Devilish two-year runs lands Muir's Karl Holmes Jr. at PCC
Football: Former Muir High standout receiver returns to Pasadena after never taking a snap at Arizona State.
The redshirt freshman wide receiver announced his intention to enroll at Pasadena City College this fall and become part of the Lancers football program.
Holmes Jr. was a Pacific League first-team wide receiver his senior season at Muir in 2010 and received a full scholarship to Arizona State after hauling in 23 receptions for 628 yards (27.30 yards-per-catch average) and six touchdowns.
After participating on the scout team and redshirting his first season in 2011, Holmes Jr. was dealt what turned out to be a devastating blow when Sun Devils Coach Dennis Erickson was fired in November of 2011.
“Coach Erickson was the guy who recruited me, who believed in me and thought I was something special,” Holmes Jr. said. “I wasn’t an All-American or anything big coming out of high school, but he thought I could be an important player in his system.”
Erickson’s vision wasn’t shared by his successor, former Pittsburgh Coach Todd Graham, who was hired in December.
Holmes Jr. did not see one snap in 2012 under Graham and said he spoke to the Sun Devils coach at the conclusion of the season.
“I had a meeting with coach after [the Fight Hunger Bowl] and he told me ‘We didn’t recruit you and you’re not the type of guy who will play in our system,’” Holmes Jr. said. “I told him that if they weren’t going to play me, if they could at least release me.”
Holmes Jr. claims that Graham said he would not release the Altadena native to any schools within the Pac-12 and Big-12 conferences and blocked a transfer to the University of Houston that would have reunited Holmes Jr. with his former ASU receiving coach Jamie Christian.
“My options are really limited because some of the schools that I was interested in going to, like Illinois, were restricted,” Holmes Jr. said. “So, it’s just better to go to a junior college and then be unrestricted after the fall.”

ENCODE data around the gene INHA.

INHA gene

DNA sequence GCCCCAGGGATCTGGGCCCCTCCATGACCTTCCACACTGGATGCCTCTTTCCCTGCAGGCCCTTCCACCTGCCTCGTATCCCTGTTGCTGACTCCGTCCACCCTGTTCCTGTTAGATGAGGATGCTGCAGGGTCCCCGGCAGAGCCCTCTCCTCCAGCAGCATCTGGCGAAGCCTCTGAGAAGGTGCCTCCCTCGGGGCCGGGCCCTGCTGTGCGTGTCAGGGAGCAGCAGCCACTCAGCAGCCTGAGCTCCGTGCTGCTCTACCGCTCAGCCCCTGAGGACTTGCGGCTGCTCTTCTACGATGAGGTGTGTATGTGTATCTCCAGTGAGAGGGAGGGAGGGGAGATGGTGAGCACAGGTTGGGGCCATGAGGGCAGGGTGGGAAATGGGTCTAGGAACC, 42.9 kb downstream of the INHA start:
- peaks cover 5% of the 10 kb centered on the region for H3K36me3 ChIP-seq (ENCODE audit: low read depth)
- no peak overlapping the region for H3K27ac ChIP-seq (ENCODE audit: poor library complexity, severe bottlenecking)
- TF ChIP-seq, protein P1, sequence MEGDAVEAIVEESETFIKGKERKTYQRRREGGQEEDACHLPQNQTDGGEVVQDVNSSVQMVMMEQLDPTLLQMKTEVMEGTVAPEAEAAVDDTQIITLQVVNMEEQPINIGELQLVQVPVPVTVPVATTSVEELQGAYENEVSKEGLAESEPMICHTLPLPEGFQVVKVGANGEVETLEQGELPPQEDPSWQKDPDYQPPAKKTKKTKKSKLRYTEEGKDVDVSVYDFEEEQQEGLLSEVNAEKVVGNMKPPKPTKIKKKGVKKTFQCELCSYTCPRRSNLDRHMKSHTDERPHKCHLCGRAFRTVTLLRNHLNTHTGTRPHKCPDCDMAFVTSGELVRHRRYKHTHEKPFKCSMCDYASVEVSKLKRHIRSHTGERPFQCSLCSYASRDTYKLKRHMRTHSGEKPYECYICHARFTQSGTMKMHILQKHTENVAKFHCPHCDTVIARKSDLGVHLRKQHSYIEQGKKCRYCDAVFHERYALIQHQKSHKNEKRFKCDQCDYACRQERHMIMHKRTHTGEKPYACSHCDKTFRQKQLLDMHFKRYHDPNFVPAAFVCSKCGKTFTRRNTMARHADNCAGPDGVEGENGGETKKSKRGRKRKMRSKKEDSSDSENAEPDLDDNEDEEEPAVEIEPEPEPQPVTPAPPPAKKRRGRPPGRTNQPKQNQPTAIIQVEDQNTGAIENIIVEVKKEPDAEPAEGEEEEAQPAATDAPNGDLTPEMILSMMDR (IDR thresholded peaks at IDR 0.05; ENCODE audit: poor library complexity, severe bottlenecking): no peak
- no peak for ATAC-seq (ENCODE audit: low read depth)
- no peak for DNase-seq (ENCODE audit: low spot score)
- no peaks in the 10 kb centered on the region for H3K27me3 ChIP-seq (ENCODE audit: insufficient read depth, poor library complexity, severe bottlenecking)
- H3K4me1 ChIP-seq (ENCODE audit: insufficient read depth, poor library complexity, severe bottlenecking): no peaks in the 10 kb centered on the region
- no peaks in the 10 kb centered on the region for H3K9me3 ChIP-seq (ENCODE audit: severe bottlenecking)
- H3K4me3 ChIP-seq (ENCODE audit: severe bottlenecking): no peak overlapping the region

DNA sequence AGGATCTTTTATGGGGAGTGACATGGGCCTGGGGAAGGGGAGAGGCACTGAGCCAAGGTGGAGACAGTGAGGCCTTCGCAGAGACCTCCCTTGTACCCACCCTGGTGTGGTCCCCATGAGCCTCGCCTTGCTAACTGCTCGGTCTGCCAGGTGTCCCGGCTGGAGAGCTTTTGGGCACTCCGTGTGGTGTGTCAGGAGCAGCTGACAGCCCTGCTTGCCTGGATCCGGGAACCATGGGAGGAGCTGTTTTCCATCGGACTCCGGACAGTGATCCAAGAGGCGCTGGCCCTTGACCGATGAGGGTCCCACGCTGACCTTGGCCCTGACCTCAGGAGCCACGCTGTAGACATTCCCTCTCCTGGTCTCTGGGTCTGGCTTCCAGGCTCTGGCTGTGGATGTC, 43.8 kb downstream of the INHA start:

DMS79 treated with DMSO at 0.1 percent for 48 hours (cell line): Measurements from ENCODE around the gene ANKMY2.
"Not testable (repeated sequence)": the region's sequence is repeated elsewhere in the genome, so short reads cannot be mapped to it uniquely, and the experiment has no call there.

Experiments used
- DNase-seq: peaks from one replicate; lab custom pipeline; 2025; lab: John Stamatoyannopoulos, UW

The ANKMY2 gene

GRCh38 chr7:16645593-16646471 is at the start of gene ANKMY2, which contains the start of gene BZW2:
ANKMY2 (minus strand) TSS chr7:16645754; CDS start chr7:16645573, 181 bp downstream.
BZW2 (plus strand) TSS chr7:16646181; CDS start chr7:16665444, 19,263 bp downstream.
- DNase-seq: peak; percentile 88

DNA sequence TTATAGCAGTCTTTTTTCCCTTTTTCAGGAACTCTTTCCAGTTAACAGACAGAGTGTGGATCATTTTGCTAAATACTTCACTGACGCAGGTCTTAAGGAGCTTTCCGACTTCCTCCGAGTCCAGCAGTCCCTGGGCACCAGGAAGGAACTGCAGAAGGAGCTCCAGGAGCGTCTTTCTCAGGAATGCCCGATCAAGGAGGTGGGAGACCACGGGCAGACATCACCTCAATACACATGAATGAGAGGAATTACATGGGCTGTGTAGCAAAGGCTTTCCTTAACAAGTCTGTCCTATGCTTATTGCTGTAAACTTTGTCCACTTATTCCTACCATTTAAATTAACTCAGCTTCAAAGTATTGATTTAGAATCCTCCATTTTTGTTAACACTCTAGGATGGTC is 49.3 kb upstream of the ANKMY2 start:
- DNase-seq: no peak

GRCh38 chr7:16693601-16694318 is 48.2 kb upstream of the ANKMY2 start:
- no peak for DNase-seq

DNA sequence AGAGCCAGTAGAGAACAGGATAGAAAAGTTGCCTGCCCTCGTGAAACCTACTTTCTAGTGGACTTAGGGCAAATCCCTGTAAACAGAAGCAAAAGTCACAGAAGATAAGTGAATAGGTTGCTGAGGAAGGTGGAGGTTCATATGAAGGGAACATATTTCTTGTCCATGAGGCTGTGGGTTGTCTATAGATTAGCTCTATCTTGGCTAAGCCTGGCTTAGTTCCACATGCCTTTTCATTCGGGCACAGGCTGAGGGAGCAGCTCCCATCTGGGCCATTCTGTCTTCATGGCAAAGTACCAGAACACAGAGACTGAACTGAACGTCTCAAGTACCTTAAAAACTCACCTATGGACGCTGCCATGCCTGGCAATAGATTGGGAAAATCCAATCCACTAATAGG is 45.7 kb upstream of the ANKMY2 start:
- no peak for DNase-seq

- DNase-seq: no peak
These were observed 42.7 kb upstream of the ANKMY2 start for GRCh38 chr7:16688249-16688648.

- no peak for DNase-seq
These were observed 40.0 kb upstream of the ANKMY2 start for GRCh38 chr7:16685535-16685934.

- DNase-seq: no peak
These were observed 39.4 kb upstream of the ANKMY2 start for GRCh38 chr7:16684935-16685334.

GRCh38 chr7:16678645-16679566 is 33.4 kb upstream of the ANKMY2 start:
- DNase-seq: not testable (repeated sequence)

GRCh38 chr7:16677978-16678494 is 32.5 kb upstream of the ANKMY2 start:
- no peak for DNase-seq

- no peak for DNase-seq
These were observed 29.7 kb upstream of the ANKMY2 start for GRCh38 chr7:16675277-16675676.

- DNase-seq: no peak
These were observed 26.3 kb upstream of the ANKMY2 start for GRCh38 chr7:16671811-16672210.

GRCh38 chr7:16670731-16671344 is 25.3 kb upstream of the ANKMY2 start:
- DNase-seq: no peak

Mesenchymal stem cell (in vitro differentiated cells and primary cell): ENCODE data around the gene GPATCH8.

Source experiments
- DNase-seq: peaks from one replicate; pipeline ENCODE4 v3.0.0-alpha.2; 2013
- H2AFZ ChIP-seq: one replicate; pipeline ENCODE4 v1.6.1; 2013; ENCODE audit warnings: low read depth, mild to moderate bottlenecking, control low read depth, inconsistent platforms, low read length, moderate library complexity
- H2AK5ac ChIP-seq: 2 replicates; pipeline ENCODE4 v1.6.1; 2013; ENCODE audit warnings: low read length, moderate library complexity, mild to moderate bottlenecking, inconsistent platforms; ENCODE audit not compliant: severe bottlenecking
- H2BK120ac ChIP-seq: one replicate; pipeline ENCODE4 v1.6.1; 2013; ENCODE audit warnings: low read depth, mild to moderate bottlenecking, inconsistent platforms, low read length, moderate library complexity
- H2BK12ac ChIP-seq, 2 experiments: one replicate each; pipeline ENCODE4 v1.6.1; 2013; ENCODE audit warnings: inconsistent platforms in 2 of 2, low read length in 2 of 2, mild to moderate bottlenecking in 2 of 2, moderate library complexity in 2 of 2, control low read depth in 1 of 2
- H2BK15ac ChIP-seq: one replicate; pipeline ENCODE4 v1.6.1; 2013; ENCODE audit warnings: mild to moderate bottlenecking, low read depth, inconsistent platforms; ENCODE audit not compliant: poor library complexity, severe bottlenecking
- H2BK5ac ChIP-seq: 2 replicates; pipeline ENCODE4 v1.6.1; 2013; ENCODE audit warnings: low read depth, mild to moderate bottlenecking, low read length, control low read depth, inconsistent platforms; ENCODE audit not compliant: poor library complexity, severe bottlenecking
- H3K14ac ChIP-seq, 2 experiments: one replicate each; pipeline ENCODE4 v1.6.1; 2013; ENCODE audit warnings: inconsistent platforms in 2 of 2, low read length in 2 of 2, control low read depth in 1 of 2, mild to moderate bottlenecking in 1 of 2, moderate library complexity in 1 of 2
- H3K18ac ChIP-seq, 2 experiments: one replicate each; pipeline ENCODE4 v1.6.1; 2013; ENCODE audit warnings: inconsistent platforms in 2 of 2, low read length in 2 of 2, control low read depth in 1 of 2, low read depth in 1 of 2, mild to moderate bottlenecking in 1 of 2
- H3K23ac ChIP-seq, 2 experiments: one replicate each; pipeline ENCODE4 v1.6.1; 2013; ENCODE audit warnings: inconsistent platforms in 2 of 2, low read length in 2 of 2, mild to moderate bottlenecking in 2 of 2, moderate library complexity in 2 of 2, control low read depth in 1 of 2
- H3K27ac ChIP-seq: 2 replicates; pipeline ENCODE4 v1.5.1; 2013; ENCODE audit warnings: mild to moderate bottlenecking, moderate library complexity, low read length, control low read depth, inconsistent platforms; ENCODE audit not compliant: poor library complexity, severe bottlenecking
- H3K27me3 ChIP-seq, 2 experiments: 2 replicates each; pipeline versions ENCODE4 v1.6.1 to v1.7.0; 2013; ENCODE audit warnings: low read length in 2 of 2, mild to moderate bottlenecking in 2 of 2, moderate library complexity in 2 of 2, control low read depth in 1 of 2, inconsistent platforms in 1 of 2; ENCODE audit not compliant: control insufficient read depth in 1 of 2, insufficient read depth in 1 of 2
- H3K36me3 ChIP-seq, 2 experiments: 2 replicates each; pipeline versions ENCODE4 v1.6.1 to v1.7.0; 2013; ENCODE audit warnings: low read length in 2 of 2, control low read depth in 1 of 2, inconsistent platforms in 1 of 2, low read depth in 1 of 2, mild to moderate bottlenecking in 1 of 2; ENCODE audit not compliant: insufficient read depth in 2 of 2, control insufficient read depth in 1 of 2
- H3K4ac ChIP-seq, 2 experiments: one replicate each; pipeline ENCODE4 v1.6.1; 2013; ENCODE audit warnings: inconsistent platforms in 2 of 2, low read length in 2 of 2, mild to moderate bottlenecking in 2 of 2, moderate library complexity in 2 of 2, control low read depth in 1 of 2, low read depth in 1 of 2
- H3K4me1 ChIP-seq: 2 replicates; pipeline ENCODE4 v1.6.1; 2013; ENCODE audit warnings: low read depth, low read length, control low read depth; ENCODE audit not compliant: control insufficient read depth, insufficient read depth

Arizona State spokesman Mark Brand responded to Holmes Jr.’s claims Friday afternoon.
“It’s just standard procedure for a student-athlete, whether in golf, football, tennis, track or any sport to deny a transfer to a Pac-12 school. That’s standard at every school. No school wants to have a former athlete play against you in the future,” Brand said.
In regards to claims about Graham’s refusal to allow Holmes to transfer to Houston or any school outside the PAC-12, Brand labeled such allegations as “inaccurate.”
After the fall semester of 2012, Holmes Jr. enrolled at California community college football power Mt. San Antonio College in Walnut.
“It’s the best JUCO program in California and part of the reason for me wanting to go there was for coaches and scouts to come out and see me,” Holmes Jr. said.
Yet, Holmes Jr. said his decision to attend Pasadena City in the fall is based on playing time.
“I just think I’m going to be needed more at Pasadena,” Holmes Jr. said. “I plan to have a monster year and living in Pasadena, it’s just so much closer.”
Holmes Jr.’s declaration was cautiously welcomed by PCC Coach Fred Fimbres.
“I think there’s a lot of upside to having a young man like Karl come and participate as a Division I bounce back,” Fimbres said. “However, until Karl shows up on campus, I don’t really feel comfortable saying that he’s coming here. I’d like to see him here, but he’s currently addressing that issue.”
Fimbres envisions Holmes Jr. serving as a catalyst for other Division I bounce-back athletes.
“I believe PCC can serve young men like Karl, locals who are looking to reestablish themselves,” Fimbres said.
Over the last few months, Holmes Jr. has remerged in the recruiting scene, having received offers from Idaho, Illinois and Sacramento State, while picking up an offer from BYU two days ago.
“I haven’t played in a game since high school, but I really don’t have anything to prove to anyone,” Holmes Jr. said. “My film shows my skill level and I know where I’m at. I’m not mad at the coaches at ASU or anything. I understand it’s a business. I just want to represent myself and my city.”